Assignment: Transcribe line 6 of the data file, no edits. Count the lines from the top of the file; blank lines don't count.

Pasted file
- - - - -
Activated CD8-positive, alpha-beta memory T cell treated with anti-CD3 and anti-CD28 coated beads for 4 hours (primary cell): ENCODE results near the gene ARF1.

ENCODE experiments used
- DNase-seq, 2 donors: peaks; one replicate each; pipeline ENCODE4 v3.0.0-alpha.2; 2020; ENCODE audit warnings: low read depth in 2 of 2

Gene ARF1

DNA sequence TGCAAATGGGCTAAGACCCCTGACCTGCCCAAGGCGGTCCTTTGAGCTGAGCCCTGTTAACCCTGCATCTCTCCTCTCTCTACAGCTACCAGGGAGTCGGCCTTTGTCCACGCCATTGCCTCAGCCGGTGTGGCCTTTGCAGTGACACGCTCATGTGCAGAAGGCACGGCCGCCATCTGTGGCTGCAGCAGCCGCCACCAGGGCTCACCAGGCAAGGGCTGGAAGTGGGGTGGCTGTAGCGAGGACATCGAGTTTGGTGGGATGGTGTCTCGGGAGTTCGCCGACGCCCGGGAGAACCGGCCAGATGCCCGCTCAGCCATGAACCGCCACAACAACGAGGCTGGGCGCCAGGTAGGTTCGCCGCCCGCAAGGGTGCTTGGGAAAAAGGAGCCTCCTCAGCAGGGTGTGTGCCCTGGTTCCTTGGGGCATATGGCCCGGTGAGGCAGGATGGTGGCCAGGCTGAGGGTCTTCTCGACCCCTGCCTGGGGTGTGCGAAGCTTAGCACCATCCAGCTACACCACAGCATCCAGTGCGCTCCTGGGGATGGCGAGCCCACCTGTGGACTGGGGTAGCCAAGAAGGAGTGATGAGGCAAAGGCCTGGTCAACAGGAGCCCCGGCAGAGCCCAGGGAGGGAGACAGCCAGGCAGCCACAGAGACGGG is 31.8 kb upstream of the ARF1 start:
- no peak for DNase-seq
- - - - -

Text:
- no peak for DNase-seq